If you pay LTD premiums yourself with after-tax dollars, the benefit payments are tax-free. If your employer paid the premiums, benefits are taxable income.

2. Is LTD insurance worth it?

LTD provides invaluable income protection for workers who could not pay the bills if injured or ill. For most working adults, the cost is worth the peace of mind.

3. What medical conditions qualify for long term disability?

Common conditions leading to LTD claims include cancer, heart disease, stroke, diabetes, back/neck injuries, depression and musculoskeletal disorders. Your physician must confirm you cannot work.

4. Can you be denied long term disability insurance?

Yes, you can be denied LTD coverage based on your medical history, occupation and hazardous hobbies. Certain conditions like neuromuscular disorders are often uninsurable for LTD.

5. How long do you have to be out of work to collect long term disability?

LTD benefits begin after the waiting period in your policy, which typically ranges from 90 to 365 days of being disabled. You cannot return to work at all during the waiting period.

6. Can you get fired while on long term disability?

Yes, your employment can still be terminated while collecting LTD benefits. The insurance payments are considered income replacement, not wage continuation through your employer.

7. Can you get social security disability and long term disability?

Yes, if your LTD policy includes a Social Security integration clause, your benefits from the two will coordinate. Your LTD payout will be reduced by the amount of your SSDI award.

8. What conditions automatically qualify for disability?

The Social Security Administration has a list of medical conditions that automatically meet the disability approval criteria, including certain cancers, neurological disorders, HIV infection, multiple sclerosis, and terminal illnesses.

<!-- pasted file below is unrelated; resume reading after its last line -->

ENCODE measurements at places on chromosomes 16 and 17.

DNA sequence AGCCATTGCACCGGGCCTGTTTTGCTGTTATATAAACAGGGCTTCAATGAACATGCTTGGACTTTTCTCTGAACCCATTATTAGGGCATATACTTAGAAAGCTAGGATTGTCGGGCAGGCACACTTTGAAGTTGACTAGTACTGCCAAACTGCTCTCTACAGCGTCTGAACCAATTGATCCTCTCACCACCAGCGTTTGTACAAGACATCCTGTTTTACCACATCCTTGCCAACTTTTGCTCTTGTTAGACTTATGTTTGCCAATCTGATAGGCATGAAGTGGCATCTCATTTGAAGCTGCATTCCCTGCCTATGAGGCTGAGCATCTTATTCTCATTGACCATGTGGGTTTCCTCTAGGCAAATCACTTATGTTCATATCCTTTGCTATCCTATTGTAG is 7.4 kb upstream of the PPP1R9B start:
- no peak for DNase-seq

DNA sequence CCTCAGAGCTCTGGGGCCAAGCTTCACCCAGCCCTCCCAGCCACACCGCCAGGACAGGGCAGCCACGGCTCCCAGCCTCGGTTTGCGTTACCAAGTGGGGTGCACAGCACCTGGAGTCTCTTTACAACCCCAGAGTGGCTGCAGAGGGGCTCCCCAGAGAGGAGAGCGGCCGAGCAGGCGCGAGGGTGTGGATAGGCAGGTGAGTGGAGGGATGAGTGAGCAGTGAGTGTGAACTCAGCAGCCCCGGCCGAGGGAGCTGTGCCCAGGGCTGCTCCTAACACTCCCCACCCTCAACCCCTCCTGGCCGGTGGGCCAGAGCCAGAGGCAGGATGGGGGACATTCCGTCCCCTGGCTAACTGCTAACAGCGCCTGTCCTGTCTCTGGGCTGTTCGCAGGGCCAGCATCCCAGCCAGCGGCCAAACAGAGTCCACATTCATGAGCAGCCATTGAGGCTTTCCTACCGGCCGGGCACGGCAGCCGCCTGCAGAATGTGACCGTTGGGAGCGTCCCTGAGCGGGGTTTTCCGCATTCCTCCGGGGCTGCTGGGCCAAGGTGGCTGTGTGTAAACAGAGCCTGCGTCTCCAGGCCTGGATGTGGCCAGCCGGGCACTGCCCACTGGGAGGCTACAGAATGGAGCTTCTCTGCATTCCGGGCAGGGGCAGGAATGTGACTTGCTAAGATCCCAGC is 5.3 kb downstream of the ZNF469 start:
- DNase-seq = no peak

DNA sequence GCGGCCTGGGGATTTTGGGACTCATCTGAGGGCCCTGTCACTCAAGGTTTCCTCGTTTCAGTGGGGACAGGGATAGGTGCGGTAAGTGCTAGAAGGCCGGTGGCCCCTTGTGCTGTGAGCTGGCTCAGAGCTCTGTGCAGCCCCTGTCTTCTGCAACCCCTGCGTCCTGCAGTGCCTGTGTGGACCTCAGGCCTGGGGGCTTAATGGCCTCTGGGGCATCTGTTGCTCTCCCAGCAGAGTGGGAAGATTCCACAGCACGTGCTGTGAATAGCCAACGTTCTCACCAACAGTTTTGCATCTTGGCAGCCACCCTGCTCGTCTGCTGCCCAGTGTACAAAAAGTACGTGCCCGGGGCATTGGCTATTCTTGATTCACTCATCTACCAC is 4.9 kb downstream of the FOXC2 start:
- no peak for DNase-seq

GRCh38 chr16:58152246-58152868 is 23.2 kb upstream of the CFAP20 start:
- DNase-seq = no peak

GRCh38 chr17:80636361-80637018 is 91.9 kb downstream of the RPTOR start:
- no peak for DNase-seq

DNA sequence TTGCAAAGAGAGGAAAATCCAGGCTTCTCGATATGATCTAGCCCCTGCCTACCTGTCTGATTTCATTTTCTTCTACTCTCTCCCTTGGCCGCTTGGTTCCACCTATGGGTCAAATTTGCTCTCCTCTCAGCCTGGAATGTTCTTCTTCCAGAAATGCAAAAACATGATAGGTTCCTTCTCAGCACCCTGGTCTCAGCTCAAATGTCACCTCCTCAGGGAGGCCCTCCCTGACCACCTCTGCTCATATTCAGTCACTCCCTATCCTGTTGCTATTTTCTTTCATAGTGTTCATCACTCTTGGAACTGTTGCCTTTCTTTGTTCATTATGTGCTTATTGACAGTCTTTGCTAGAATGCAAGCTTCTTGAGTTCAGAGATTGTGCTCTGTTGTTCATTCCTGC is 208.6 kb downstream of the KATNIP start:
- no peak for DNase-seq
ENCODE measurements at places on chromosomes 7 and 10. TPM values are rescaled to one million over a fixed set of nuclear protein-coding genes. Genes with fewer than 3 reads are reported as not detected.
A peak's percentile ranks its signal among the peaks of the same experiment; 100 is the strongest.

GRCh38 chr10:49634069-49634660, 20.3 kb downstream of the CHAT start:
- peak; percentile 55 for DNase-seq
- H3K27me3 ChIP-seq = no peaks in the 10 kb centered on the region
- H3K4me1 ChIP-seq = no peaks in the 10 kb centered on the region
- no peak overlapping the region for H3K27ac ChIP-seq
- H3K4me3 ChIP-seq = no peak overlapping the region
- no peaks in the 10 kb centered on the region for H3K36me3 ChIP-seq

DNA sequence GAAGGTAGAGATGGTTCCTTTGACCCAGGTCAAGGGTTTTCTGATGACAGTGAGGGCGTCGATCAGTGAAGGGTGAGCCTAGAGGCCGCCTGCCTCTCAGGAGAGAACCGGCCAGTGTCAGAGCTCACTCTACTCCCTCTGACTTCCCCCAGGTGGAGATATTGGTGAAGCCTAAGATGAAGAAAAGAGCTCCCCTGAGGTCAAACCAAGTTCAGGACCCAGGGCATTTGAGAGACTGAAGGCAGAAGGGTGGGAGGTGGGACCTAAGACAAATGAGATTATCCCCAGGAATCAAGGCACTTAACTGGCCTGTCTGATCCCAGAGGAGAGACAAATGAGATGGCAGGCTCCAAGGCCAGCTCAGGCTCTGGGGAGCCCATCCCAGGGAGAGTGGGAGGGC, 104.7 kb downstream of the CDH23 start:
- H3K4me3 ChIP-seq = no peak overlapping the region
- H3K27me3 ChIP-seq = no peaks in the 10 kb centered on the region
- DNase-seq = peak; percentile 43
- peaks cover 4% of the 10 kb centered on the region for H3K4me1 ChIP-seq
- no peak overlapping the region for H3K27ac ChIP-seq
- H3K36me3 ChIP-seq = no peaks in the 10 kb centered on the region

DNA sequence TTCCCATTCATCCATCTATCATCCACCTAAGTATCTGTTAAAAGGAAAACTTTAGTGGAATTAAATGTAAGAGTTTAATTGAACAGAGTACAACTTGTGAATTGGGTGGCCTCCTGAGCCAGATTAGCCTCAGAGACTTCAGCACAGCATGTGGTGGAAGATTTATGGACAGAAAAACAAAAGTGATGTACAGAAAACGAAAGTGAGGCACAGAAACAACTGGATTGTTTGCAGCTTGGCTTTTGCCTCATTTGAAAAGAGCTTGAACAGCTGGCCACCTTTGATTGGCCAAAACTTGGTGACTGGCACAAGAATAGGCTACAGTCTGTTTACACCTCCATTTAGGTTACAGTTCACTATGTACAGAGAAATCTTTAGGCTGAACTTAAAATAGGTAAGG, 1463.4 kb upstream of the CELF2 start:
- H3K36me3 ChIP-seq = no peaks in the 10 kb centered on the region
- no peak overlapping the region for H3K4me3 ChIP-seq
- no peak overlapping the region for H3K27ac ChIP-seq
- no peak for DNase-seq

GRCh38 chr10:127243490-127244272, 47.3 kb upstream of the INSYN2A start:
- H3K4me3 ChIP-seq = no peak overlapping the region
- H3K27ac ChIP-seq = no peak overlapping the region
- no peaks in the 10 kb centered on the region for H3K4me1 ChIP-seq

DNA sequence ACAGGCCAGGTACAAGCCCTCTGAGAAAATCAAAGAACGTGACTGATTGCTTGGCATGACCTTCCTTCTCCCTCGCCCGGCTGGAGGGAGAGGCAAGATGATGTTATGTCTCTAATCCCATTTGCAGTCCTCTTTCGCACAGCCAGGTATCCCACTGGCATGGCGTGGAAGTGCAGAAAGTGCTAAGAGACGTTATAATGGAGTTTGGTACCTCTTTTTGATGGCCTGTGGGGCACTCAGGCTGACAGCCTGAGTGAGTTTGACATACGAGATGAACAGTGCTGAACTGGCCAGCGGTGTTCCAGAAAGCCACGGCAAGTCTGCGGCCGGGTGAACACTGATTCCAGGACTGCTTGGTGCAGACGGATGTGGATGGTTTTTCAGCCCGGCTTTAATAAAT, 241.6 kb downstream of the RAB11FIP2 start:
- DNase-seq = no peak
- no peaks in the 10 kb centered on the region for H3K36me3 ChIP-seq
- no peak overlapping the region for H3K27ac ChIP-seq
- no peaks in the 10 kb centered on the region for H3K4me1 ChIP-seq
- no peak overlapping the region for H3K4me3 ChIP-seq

9. Can you go on long term disability for anxiety?

Going on LTD solely for anxiety is challenging, but possible in severe cases where you cannot function even with medication and therapy. Documentation from psychiatrists is needed to prove you cannot work in any occupation.

10. Who decides if you qualify for long term disability?

The insurance company ultimately decides whether to approve a claim based on medical records, written statements from doctors, and assessment by any independent physicians they ask to review the case.


Long-term disability insurance provides essential financial security if injury or illness prevents you from working. Policies replace a portion of your income for an extended period. Without LTD coverage, becoming disabled could devastate your finances and lifestyle.

Carefully calculate how much disability income you would need. Purchase adequate coverage - around 60-80% of your pre-disability earnings. Consider an individual policy to protect your income even if you change jobs.

Understand exclusions, limitations and definitions of disability before choosing a policy. Add optional riders to customize your benefits. Review your coverage periodically to ensure it keeps pace with your income needs.

Long-term disability insurance gives valuable peace of mind. Disability can happen to anyone. Make sure you have income protection if your paycheck depends on your ability to work.